Summer Reading Program

About the Summer Reading Program 

 CU’s Summer Reading Program strives to provide a common experience for our incoming students and to set the tone of emphasizing the importance of reading, writing, discussion, and critical thinking for having a successful academic career. It was established in 2004 as a part of our Quality Enhancement Plan (QEP) which is our Writing-Engagement-Learning Program (WEL).

Hundreds of colleges and universities (whether large, small, public, or private) are instituting SRPs and are assigning first-year students a book to read over the summer, hoping to create a sense of community and engage students intellectually. Engaged students retain information and have greater academic success than students who do not engage the material. CU’s program wants to send a clear message to our incoming student that reading, preparation, and engagement are expected and are necessary for academic success.

The assigned book is to be read over the summer prior to coming to campus; it is accompanied by a list of questions for the student to answer in a written response. During the first semester on campus, discussion leaders will meet and lead a discussion of those questions and how the reading can connect to their lives and provide useful insight and meaning. The books used in our SRP are quite varied and provided at no cost to the student.

The WEL Committee seeks to select books that will provide a common incoming experience for students while bringing an inspiring and thought-provoking message to the students.

Book Information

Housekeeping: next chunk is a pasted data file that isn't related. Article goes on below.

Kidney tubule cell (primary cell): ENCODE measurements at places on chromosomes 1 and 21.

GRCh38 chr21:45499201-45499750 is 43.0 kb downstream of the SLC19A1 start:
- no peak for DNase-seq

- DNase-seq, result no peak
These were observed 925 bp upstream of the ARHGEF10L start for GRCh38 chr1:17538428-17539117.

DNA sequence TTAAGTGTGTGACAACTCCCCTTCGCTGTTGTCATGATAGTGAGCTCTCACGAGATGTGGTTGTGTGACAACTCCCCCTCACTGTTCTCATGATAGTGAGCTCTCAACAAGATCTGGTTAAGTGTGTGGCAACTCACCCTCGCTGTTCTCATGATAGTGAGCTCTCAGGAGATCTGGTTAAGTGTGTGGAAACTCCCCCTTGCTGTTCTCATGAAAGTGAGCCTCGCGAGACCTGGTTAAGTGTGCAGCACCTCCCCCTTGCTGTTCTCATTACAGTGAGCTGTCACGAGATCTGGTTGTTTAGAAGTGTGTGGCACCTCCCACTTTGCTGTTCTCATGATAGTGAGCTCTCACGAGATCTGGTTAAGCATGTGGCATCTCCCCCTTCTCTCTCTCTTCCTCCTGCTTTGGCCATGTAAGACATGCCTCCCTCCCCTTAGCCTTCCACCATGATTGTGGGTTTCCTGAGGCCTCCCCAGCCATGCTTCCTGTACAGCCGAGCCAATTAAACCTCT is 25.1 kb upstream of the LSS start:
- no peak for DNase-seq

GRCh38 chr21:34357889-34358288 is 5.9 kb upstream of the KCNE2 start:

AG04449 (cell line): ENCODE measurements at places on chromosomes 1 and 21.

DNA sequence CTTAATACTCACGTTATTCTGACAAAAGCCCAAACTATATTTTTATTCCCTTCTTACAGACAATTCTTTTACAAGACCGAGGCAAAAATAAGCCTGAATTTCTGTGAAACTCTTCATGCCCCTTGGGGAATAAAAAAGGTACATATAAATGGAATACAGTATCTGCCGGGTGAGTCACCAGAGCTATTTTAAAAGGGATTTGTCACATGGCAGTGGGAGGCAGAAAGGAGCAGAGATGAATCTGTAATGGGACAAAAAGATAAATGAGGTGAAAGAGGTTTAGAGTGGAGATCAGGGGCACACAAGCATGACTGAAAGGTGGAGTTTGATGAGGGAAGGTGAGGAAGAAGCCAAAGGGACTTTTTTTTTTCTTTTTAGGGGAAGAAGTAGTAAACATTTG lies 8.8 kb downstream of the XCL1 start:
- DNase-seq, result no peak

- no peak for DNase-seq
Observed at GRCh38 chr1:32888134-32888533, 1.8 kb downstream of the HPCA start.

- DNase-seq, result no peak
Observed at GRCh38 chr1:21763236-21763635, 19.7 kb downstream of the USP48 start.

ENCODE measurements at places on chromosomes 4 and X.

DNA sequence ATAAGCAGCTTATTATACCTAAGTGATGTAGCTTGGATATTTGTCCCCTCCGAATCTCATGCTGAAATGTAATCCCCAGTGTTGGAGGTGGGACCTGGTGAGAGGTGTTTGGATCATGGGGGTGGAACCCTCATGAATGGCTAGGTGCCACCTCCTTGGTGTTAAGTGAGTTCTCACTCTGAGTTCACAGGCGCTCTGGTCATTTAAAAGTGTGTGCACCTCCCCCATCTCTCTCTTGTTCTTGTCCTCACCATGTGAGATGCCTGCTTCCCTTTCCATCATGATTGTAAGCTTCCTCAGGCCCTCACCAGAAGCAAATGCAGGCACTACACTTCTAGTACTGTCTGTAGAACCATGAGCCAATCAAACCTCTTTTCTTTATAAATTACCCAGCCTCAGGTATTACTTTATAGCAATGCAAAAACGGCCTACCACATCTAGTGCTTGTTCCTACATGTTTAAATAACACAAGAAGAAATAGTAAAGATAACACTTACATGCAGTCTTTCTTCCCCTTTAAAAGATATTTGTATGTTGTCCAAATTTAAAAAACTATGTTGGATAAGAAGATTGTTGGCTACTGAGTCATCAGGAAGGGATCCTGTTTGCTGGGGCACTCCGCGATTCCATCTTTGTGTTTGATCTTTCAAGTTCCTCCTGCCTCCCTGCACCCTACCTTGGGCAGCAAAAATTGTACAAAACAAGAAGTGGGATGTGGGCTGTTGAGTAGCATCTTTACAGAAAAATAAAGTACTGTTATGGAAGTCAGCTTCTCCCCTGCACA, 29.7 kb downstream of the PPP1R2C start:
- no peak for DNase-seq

Title:           The Last Lecture

Author:       Randy Pausch

Year:          2008

Publisher:    Hyperion

ISBN-13:   9781401323257

About the Author

Randy Pausch was a Professor of Computer Science, Human Computer Interaction, and Design at Carnegie Mellon University. From 1988-1997, he taught at the University of Virginia. He was an award-winning teacher and researcher, and worked with Adobe, Google, Electronic Arts (EA), and Walt Disney Imagineering, and pioneered the Alice project. Although Pausch lost his cancer battle on July 25, 2008, his legacy lives on through The Last Lecture.

Synopsis from Barnes & Noble

"We cannot change the cards we are dealt, just how we play the hand."
—Randy Pausch


A lot of professors give talks titled "The Last Lecture." Professors are asked to consider their demise and to ruminate on what matters most to them. And while they speak, audiences can't help but mull the same question: What wisdom would we impart to the world if we knew it was our last chance? If we had to vanish tomorrow, what would we want as our legacy?

When Randy Pausch, a computer science professor at Carnegie Mellon, was asked to give such a lecture, he didn't have to imagine it as his last, since he had recently been diagnosed with terminal cancer. But the lecture he gave—"Really Achieving Your Childhood Dreams"—wasn't about dying. It was about the importance of overcoming obstacles, of enabling the dreams of others, of seizing every moment (because "time is all you have…and you may find one day that you have less than you think"). It was a summation of everything Randy had come to believe. It was about living. In this book, Randy Pausch combined the humor, inspiration and intelligence that made his lecture such a phenomenon and given it an indelible form. It is a book that will be shared for generations to come.

Visit His Website

For additional info on Randy Pausch, visit: